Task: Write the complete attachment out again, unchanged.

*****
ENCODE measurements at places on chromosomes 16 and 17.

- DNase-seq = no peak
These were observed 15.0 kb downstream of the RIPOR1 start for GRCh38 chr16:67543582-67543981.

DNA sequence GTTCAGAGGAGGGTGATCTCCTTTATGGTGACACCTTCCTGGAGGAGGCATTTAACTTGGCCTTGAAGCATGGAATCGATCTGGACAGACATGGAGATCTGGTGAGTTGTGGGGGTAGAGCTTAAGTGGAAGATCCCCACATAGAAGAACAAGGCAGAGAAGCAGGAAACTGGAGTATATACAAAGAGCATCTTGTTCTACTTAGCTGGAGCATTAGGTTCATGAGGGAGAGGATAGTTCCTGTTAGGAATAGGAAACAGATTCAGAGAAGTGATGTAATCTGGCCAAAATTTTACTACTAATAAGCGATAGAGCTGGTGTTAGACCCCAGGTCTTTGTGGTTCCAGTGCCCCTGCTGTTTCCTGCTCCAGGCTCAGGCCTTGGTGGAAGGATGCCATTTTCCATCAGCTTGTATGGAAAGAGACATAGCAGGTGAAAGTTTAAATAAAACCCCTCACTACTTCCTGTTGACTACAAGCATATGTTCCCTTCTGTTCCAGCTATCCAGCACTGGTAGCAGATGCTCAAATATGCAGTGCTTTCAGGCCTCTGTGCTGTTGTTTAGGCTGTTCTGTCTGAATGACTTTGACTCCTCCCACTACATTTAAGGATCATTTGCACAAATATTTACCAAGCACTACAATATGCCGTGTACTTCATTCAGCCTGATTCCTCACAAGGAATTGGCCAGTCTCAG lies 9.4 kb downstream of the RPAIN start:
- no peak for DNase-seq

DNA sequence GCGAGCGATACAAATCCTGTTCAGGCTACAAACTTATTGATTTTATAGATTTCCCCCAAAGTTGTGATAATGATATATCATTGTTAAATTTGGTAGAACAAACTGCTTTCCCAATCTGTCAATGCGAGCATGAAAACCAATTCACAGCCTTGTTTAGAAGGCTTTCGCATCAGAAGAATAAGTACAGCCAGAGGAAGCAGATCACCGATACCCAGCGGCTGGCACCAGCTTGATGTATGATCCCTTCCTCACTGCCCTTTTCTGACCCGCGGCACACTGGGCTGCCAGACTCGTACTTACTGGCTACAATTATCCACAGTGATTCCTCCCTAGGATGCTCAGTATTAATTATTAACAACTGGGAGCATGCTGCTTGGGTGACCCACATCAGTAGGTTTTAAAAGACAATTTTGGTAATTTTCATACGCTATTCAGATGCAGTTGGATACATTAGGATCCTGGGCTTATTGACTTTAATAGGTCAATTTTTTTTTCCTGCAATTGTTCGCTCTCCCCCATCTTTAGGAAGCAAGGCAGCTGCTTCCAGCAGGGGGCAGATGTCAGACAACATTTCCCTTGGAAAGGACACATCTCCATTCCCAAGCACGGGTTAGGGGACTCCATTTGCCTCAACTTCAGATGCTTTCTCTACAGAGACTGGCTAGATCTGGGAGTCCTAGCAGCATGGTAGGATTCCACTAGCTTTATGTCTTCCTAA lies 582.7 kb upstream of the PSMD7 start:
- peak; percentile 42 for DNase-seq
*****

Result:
ENCODE measurements at places on chromosomes 16 and 17.

- DNase-seq = no peak
These were observed 15.0 kb downstream of the RIPOR1 start for GRCh38 chr16:67543582-67543981.

DNA sequence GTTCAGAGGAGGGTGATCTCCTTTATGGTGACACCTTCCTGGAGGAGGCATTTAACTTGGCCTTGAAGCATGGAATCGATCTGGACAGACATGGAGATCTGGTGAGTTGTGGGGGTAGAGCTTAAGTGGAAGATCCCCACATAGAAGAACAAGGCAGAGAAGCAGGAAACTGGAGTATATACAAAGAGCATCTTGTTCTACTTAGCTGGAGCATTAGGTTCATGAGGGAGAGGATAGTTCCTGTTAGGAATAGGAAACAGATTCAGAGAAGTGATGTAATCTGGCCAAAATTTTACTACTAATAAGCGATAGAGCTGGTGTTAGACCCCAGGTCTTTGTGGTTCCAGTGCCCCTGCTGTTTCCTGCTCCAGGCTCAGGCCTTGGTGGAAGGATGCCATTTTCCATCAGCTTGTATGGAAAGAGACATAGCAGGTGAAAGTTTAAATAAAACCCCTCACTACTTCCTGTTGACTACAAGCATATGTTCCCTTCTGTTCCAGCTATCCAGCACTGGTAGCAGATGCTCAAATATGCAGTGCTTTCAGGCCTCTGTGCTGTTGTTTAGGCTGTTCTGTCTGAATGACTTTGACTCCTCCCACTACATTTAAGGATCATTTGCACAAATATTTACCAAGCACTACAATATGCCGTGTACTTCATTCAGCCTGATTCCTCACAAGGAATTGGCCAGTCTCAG lies 9.4 kb downstream of the RPAIN start:
- no peak for DNase-seq

DNA sequence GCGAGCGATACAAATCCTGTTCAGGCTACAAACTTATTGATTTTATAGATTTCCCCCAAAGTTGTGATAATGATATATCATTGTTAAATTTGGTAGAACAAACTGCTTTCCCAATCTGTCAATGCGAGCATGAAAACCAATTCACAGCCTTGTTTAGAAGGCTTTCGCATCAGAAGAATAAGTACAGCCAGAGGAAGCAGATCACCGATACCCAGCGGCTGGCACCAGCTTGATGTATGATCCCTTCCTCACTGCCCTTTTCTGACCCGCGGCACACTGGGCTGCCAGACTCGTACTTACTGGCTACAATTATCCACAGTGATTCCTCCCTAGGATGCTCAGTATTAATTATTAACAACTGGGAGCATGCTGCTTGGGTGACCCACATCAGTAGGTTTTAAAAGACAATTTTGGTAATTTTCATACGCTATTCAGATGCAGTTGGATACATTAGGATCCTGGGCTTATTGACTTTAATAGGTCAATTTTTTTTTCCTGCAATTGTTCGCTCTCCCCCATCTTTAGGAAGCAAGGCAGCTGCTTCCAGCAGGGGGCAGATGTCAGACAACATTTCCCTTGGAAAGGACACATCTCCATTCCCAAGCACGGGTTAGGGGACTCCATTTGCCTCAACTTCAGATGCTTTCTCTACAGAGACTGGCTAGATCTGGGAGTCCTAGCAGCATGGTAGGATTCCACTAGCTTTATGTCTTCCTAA lies 582.7 kb upstream of the PSMD7 start:
- peak; percentile 42 for DNase-seq